Learn More: Why Is Throwing Salt Over Your Shoulder Good Luck?

2. Which bug is considered lucky?

  • ant
  • ladybug
  • spider
  • mosquito

Ladybugs are popular lucky charms among a variety of cultures and regions. It's said that having a ladybug land on you will bring you luck as long as you let it leave on its own accord.

Learn More: You Already Have This Surprisingly Simple Good Luck Charm

3. Early Western Europeans believed which material had magical powers?

  • cerium
  • copper
  • gold
  • iron

Early Western Europeans believed that iron had magical powers and could drive away evil. Horseshoes, being made of iron, naturally became protective talismans.

Learn More: The Mystique of the Lucky Horseshoe: History and Beliefs

4. True or false: More than 80 percent of high-rises don't have a 13th floor.

True. People are so afraid of the number 13 that more than 80 percent of high-rises don't have a 13th floor. Architects skip straight from 12 to 14 to appease suspicious folks.

Learn More: 13 Superstitions About Lucky Numbers and Unlucky Numbers

5. Which animal does not have a wishbone?

  • chickens
  • ducks
  • geese
  • humans

Humans do have two clavicles, but they're not fused together, as they are in birds. So no, humans do not have wishbones.

Learn More: Why Are Wishbones Supposed to be Lucky?

Answers for August 26, 2023, Quiz

1. True or false: In California, you can bury someone in your backyard.

False. According to California law, anyone who "deposits or disposes of any human remains in any place, except in a cemetery, is guilty of a misdemeanor" and could face jail time or a fine up to $10,000. It is legal in other states to do a home burial, but California does not want future owners digging up undisclosed graves.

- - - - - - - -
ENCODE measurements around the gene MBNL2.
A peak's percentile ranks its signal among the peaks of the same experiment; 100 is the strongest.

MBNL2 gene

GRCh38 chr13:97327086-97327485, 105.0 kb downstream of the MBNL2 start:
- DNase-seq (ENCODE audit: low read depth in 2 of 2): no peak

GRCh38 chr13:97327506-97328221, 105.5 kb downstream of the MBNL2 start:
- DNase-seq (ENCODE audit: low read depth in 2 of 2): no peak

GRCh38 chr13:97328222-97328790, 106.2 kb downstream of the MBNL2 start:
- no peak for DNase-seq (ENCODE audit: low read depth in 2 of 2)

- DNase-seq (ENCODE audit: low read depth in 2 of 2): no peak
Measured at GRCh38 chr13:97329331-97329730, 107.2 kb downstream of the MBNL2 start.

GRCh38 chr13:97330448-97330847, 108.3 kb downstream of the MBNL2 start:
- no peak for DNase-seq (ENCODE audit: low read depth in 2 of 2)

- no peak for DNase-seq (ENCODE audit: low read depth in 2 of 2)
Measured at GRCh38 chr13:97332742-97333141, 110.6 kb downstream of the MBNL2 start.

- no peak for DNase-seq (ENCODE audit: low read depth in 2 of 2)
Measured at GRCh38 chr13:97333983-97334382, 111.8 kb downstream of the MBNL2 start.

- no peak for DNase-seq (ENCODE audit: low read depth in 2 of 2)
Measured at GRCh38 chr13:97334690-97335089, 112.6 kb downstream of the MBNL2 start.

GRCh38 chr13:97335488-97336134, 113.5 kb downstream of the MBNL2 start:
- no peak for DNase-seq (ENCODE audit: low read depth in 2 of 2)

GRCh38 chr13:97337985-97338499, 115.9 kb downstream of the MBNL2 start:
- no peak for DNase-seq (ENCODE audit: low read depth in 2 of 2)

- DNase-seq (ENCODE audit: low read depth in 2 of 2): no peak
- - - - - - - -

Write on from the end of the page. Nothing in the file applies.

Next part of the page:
Learn More: Can You Bury Someone in Your Backyard?

2. In which state is human composting illegal?

  • California
  • Colorado
  • New Hampshire
  • Vermont

Human composting is illegal in New Hampshire. The environmentally friendly process is permitted in California, Colorado, Oregon, Vermont and Washington.

Learn More: Is Human Composting the Greenest Burial Option?

3. Where is Elizabeth Taylor buried?

  • Arlington National Cemetery
  • Forest Lawn Memorial Park
  • Hollywood Forever Cemetery
  • Père Lachaise Cemetery

Elizabeth Taylor is buried at Forest Lawn Memorial Park, in Glendale, California. Taylor joins celebrities such as Lauren Bacall, Humphrey Bogart, Nat King Cole, Clark Gable, Michael Jackson and Will Rogers at this famous cemetery.

Learn More: Inside LA's Forest Lawn, Where the Biggest Celebrities Rest in Peace

4. True or false: You have to buy a casket from the funeral home you are using.

False. What many people don't know is that they don't have to buy a casket from the funeral home they are using. In fact, it's a federal law that funeral homes must accept all outside caskets, including ones that are bought online or from Costco.